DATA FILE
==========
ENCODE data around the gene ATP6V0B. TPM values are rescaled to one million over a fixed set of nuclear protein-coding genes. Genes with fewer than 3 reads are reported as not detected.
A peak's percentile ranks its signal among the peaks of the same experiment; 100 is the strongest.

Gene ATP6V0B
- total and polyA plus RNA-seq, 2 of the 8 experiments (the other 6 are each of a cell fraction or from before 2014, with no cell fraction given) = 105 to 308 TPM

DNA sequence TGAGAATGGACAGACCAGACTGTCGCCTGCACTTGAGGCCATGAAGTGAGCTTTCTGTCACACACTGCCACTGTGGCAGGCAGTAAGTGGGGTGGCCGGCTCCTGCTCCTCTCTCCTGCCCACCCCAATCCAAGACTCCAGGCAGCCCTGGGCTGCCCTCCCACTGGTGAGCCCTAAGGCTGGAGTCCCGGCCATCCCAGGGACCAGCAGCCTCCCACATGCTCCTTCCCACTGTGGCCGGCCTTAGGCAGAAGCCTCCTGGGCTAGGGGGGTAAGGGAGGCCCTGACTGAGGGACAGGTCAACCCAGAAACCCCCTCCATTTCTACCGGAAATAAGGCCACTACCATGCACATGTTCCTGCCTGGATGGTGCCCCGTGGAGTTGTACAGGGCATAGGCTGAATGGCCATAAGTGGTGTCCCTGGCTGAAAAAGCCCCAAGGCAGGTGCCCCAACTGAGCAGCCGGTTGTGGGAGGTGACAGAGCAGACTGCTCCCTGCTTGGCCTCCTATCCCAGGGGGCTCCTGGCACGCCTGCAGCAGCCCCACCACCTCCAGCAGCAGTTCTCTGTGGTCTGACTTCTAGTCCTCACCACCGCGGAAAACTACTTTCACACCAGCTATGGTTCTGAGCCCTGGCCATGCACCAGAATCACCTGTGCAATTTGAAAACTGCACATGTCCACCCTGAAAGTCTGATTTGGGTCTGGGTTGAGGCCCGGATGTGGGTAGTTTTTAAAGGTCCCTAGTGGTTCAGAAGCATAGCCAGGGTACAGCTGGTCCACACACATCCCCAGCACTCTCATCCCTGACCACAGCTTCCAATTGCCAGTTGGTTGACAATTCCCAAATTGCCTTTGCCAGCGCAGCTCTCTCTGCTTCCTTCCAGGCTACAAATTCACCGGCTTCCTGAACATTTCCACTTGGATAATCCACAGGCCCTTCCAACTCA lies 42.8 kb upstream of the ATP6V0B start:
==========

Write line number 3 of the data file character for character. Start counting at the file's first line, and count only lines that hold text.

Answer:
Gene ATP6V0B